Connecting Businesses with Opportunities in India

food

Submitted by Navin Pathak on Wed, 06/17/2015 - 1:10am.

Virtually every fourth shop in India sells food.  There is ample variety for both, vegetarians and non-vegetarians and the price range can match to anyone’s pocket.  You can get a dish from $.35 (Rs.21) upto $10 (Rs. 640).

There is no doubt that Indian food is a treat to the taste-buds but can be harsh on your digestive system.

Take precaution if you eat at road-side stalls or at low-end restaurants. Request the server to get your silverware rinsed in boiling water even if you have to pay extra. Milk and milk products, spices and water are known to upset stomach. Look at this recent report http://indiatoday.intoday.in/story/delhi-street-food-test-restaurants-momos-contamination/1/440901.html.

Use bottled water only and that too from reputed shops. With poor outdoor air-quality in Delhi, especially from April to August, breathing-masks are advisable.

Some medicines you should carry to India are Tylenol/Advil, Alka Seltzer, Immodium, Robitussin/NyQuil with you. Medication that you can get over the counter at the Indian pharmacy/chemists shop: Indian Crosin (fever), Combiflam (ibuprofen), Norflox (diarrhea), Volini (spray for muscle spasms), Coldarin (cold and cough), Benadryl (cough).

It is also highly advisable to keep the items like hand sanitizer lotion, toilet rolls, and paper soap handy with you.

Submitted by Navin Pathak on Tue, 05/12/2015 - 7:00pm.

Updated Aug 12, 201Traveling to India – Eating Healthy Food and Drinking Safe Water

No doubt that Indian food is one of the top cuisines in the world.  Depending on what part of India you visit, the food variety may differ significantly. Every region has its own preference of vegetables, spices & spice level, and cooking style. Of course you would want to try out as much as you can but some precautions while consuming food and water would go a long way for making your stay in India fun and mem0rable.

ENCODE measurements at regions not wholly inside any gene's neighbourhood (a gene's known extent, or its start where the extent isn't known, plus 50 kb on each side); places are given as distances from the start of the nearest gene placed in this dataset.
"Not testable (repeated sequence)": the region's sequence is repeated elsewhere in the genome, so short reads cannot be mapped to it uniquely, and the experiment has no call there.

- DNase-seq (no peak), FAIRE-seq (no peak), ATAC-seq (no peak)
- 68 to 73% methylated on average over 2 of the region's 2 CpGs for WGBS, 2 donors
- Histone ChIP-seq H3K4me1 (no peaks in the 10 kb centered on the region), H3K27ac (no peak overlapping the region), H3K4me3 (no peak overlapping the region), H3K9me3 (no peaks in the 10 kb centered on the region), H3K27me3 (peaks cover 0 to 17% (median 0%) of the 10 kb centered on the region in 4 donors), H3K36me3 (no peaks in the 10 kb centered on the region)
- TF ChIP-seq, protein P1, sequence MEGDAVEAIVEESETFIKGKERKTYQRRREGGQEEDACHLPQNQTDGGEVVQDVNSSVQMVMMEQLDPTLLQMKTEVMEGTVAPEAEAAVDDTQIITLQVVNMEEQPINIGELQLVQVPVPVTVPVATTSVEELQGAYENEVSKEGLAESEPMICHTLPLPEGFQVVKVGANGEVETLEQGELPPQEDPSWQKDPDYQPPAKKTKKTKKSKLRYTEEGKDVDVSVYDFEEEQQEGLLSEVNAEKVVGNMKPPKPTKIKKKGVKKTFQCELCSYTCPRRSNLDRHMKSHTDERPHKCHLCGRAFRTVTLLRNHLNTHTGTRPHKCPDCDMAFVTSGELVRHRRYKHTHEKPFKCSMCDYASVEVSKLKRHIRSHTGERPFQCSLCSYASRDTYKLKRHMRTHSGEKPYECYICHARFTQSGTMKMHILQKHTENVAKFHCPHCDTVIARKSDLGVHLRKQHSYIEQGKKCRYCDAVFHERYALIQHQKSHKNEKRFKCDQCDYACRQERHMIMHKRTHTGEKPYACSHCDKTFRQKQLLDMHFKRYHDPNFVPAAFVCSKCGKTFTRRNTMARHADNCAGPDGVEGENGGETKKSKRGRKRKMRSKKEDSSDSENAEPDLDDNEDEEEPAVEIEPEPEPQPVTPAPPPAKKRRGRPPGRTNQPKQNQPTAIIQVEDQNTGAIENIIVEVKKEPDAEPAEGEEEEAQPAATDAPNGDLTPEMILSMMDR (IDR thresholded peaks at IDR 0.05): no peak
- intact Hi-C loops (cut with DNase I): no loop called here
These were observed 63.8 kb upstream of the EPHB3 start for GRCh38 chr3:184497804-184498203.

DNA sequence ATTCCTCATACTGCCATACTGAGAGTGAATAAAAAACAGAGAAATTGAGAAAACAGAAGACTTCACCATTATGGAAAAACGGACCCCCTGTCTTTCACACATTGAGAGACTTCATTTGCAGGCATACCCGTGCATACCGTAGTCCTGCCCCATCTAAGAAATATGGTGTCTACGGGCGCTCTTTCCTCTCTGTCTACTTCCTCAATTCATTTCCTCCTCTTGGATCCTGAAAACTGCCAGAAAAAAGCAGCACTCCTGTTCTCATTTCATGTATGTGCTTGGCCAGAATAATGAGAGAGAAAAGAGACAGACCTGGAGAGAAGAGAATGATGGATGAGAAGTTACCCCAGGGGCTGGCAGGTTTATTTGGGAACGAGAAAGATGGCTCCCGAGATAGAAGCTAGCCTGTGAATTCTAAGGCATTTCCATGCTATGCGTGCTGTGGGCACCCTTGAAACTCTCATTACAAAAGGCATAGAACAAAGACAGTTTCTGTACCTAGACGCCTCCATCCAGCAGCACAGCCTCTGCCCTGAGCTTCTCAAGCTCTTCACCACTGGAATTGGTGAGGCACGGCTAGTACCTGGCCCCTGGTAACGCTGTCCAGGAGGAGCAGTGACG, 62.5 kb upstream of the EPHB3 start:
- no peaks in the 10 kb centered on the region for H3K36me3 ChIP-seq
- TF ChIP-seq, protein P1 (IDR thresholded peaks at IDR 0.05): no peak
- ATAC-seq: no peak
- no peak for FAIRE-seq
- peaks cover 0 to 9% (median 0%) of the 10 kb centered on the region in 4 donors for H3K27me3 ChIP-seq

To begin, if you really want to try food from road-side stalls or at low-end restaurants, then request the vendor to a) wash hands before serving, b) rinse the silverware boiling water in front of you, even if you have to pay extra, and c) have them wear gloves if possible. If you are sanitizing your hands properly, then using fingers to eat food is well accepted in India and it indeed is fun eating with hands.

If it is raining or it is rainy season during your visit to India, then do NOT succumb to any temptation of having anything to eat from road-side vendors.

In salads, I would resist from consuming vegetables like lettuce, tomatoes, broccoli, or any other which can't be peeled. I take this precaution with only exceptions of top rated restaurants, hotels and franchise chains like McDonalds, Dunkin Donuts, etc.

Bottom line here is: Have as much Cooked Food as possible.

Use bottled water only and that too from reputed shops, which most likely be visibly nice & clean. Even at top-rated restaurants, bottled water is the best option. Do ensure that the bottle is sealed and never opened before. If you have to visit anyone’s house, you most likely be served RO (reverse osmosis) water, which is equally safe.